In Asia and Europe, people are bewildered by that level of anger and violence.


“When someone opposes abortion on the grounds that they value life, how can they turn around and murder someone?” asked Kazunari Yamada, 40, an aide to a member of the Japanese Parliament.

Foreign opposition to abortion is sparse and generally low-key. The most militant anti-abortion movement is in France, where in the 18th Century anyone helping to perform an abortion could be clapped in irons for 20 years.

Two years ago, France’s legislature outlawed interference with abortions--they have been legal since 1974--but bands of protesters have been invading hospitals and clinics, chaining themselves to operating tables. Members of the prominent Truce of God group, founded by a Catholic mother of eight, Claire Fontana, are suspected of harassing doctors, but no incidents of violence have been reported. Last week, Fontana and six fellow activists were given fines and suspended sentences for occupying a surgery wing at a Grenoble hospital.

“I promise you that it’s not over, that the rescue can’t be stopped,” Fontana vowed.


In Norway, opposition to the 1978 law allowing unconditional abortion during the first 12 weeks of pregnancy is led by a former minister fired by the state Lutheran Church. He displays model fetuses smeared with ketchup, but disavows violence as a tactic.

Heavily Catholic Poland, where presidential elections are scheduled this autumn, may be the only other country where, like in the United States and France, abortion has become a divisive, hot-button national political issue. President Lech Walesa, a devout Catholic and father of eight, is an ardent foe of abortion rights. He will likely face a strong opponent from one of several left-wing parties, which have been pushing unsuccessfully over the last year for an easing of abortion restrictions.

Under communism, abortion was available to Polish women virtually on demand, but with church backing, Parliament in 1993 voted to allow abortion in just three cases: when a woman’s health is threatened, when a prosecutor determines the pregnancy resulted from a crime, or if the fetus is badly deformed.

In African countries such as Kenya, restrictive abortion laws have led to some horrifying consequences. Every day on a hilltop overlooking Nairobi, injured girls and young women limp or are carried through towering groves of eucalyptus to the door of Kenyatta Hospital, one of sub-Saharan Africa’s largest.


Their bellies are swollen with infection, their faces feverish. Some are bleeding freely from internal puncture wounds. Nearly all are young, in their teens and 20s.

Some days there are three, some days many more--1,600 last year at Kenyatta hospital alone.

“They say they were pregnant and everything was fine, then they got sick like this,” Dr. Augustin Muita said.

What they do not say is that in a tin-roofed shack in one of Nairobi’s sprawling shantytowns, or in a mud hut in a village, they could not endure the thought of providing for another child. Often, they end up mutilating themselves with a knitting needle.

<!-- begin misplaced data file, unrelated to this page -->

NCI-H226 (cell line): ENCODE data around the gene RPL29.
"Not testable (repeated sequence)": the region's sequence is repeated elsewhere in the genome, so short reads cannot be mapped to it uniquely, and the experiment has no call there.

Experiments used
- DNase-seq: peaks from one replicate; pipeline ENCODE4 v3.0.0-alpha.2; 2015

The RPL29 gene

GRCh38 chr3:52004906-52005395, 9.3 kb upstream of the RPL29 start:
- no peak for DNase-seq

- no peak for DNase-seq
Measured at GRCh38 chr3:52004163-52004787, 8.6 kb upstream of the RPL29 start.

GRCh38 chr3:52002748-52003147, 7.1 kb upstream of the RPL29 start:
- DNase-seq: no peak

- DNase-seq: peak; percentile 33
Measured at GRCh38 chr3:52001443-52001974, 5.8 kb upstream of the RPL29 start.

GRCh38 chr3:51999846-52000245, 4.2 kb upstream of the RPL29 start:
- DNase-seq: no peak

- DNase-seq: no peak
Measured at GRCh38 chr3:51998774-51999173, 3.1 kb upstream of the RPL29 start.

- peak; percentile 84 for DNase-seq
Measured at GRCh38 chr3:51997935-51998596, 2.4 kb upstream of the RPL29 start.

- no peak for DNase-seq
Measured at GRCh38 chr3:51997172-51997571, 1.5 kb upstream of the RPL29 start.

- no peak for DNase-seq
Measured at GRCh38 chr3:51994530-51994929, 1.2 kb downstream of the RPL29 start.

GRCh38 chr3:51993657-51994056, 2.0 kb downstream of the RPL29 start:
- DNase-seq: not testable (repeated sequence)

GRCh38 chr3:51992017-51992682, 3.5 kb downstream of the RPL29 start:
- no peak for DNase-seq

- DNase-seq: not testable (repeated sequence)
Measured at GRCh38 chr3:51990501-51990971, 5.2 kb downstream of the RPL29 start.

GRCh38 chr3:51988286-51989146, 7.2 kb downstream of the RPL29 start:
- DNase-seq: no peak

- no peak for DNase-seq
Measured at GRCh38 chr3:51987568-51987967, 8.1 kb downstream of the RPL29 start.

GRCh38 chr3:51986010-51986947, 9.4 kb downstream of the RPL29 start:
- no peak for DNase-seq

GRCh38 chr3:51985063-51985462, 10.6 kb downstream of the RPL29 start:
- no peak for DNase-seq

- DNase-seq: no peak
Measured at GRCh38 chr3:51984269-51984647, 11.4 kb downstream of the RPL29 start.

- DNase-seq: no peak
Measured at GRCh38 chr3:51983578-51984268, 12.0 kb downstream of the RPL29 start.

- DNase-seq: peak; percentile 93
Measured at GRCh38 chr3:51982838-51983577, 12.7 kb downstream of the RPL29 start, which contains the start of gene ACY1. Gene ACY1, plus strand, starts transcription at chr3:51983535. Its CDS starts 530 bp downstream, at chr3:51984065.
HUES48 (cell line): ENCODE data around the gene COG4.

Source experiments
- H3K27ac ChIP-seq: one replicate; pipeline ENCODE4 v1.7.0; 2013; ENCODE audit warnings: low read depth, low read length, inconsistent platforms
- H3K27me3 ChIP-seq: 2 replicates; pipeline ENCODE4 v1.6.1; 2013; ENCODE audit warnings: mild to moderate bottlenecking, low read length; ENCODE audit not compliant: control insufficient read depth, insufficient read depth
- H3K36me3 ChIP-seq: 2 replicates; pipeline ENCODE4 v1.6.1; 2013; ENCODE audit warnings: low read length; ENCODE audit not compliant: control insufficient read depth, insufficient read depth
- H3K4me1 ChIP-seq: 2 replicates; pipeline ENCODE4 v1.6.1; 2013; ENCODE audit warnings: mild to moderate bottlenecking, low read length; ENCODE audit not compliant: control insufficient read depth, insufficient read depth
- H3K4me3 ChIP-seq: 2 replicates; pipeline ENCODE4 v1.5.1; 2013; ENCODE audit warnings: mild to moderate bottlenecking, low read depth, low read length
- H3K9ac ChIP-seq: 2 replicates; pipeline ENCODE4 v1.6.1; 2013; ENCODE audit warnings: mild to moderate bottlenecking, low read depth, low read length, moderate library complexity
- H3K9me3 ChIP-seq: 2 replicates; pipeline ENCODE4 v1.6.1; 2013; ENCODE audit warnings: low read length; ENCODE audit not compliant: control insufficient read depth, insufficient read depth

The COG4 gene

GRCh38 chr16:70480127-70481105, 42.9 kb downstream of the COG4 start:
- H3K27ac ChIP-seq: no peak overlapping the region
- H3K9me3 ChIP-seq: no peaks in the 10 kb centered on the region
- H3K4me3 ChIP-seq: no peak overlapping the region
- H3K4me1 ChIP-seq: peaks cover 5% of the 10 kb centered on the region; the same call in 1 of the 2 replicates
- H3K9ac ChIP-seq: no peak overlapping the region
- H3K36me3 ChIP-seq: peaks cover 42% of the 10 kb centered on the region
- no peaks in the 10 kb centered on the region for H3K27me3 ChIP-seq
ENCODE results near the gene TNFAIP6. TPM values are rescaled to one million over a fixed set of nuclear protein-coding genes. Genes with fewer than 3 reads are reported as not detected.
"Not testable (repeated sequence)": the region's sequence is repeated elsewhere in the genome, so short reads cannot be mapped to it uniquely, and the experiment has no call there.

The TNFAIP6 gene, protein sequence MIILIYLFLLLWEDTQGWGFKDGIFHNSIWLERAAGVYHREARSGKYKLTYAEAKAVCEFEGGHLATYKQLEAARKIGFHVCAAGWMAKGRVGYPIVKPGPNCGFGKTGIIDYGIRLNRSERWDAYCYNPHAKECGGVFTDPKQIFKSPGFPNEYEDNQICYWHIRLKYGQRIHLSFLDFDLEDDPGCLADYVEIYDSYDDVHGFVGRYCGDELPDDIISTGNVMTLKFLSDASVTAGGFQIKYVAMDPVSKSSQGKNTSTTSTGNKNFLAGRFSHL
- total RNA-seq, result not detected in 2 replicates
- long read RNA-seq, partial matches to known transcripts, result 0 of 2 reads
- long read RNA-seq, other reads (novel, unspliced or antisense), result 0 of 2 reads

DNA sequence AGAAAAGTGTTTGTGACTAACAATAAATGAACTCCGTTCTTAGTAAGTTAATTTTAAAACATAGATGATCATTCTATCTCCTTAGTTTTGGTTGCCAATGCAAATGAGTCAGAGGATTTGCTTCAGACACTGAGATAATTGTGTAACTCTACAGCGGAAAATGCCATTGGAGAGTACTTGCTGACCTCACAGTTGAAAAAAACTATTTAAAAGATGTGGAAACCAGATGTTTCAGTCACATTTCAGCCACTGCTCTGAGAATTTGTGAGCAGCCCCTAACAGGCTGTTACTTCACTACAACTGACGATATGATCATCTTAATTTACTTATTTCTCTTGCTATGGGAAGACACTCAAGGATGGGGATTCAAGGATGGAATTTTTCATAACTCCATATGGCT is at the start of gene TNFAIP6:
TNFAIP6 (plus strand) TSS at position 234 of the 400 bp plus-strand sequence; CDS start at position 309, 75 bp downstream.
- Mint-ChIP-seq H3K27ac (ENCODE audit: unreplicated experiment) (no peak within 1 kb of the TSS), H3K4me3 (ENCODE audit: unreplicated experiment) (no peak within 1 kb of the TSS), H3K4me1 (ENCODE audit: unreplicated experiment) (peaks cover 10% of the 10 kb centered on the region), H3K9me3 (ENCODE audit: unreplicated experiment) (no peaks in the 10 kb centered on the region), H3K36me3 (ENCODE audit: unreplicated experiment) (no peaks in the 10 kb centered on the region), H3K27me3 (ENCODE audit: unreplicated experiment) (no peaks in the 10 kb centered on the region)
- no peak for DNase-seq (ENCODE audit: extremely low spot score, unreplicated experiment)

Public health tragedies such as Kenya’s, where fully half of all maternal deaths are linked to abortion complications, are cited by proponents as the most telling argument for legalizing abortion. On Africa’s plains or in industrialized Europe, they say, the only realistic alternative is back-alley operations, fear, injury and death.

The issue is nearly the same in the developed world.

“I don’t favor abortion, nor would I ever have recourse to it myself,” said Marilena Longhi, an Italian Catholic and a mother. “But I realize the need for some kind of legislation in this day and age, if only to prevent the practice of dangerous, life-threatening clandestine abortions.”

Italy took that step in 1978, when in the face of strong Vatican opposition, Law No. 194 was adopted by Parliament in a bitter legislative fight.


But in many highly religious countries, tradition, religious orthodoxy or simple modesty make it impossible to speak of abortion as a right or alternative.

Aziza Hussein, leader of Egypt’s non-governmental National Committee for Population and Development, believes that it is smarter to work behind the scenes to make safe abortion available to women who need it. Try to put the item on the political agenda, and you arouse hostile public debate, she said--as the Americans have done.

“We need education, slowly and in a credible way,” Hussein said. “Start with politics, and you go to war.”

Contributing to this article were Times staff writers Tyler Marshall in Brussels, Rone Tempest in Beijing, David Holley in Tokyo, William Tuohy in London, Marjorie Miller in Bonn, Dean E. Murphy in Warsaw, John Balzar in Nairobi, Kim Murphy in Cairo and Mary Curtius in Jerusalem. Researchers Eva Vergara, Susan Drummet, Chiaki Kitada, Megumi Shimizu and Janet Stobart also contributed.